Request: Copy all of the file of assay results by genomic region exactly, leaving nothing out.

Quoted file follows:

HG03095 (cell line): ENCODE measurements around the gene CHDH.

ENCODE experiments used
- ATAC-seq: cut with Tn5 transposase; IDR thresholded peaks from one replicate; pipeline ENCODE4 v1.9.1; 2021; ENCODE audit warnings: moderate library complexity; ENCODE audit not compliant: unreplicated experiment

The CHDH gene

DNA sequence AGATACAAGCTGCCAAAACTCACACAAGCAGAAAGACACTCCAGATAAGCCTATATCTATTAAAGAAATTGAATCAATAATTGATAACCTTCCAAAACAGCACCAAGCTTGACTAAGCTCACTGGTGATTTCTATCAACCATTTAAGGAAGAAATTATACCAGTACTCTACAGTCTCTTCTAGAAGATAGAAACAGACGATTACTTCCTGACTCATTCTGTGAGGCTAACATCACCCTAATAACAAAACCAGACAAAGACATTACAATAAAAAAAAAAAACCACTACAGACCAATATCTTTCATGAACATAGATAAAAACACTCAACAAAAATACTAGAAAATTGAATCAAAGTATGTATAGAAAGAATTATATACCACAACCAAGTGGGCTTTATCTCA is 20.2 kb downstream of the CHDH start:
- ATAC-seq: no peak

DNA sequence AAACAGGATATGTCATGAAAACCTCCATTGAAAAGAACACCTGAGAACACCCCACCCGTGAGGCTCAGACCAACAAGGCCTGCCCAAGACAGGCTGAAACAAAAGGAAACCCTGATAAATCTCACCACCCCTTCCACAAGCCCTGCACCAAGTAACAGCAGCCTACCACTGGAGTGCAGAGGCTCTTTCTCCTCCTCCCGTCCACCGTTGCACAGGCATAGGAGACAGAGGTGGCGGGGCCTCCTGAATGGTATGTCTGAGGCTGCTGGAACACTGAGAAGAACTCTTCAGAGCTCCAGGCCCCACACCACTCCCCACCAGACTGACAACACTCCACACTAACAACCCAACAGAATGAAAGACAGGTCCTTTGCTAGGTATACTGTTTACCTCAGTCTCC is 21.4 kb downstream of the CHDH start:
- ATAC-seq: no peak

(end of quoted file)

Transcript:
HG03095 (cell line): ENCODE measurements around the gene CHDH.

ENCODE experiments used
- ATAC-seq: cut with Tn5 transposase; IDR thresholded peaks from one replicate; pipeline ENCODE4 v1.9.1; 2021; ENCODE audit warnings: moderate library complexity; ENCODE audit not compliant: unreplicated experiment

The CHDH gene

DNA sequence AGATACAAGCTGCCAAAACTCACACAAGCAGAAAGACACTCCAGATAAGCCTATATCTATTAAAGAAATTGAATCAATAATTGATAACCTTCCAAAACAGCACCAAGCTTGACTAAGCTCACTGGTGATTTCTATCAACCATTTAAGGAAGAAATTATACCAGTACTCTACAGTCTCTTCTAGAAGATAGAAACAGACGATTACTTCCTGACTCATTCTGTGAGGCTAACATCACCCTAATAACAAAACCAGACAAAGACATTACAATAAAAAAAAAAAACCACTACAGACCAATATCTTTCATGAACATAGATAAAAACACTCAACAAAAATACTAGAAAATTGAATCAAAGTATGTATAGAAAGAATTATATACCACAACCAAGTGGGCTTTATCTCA is 20.2 kb downstream of the CHDH start:
- ATAC-seq: no peak

DNA sequence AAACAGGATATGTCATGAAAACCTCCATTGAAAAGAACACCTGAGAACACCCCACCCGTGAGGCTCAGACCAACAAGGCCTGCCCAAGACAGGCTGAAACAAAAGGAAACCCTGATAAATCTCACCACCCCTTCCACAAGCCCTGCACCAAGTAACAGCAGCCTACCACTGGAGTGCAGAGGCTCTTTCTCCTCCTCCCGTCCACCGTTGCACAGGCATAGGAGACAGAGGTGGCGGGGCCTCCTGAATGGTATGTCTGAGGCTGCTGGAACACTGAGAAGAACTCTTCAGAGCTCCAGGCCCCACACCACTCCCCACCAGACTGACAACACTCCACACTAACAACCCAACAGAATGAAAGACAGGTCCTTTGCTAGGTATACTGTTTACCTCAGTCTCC is 21.4 kb downstream of the CHDH start:
- ATAC-seq: no peak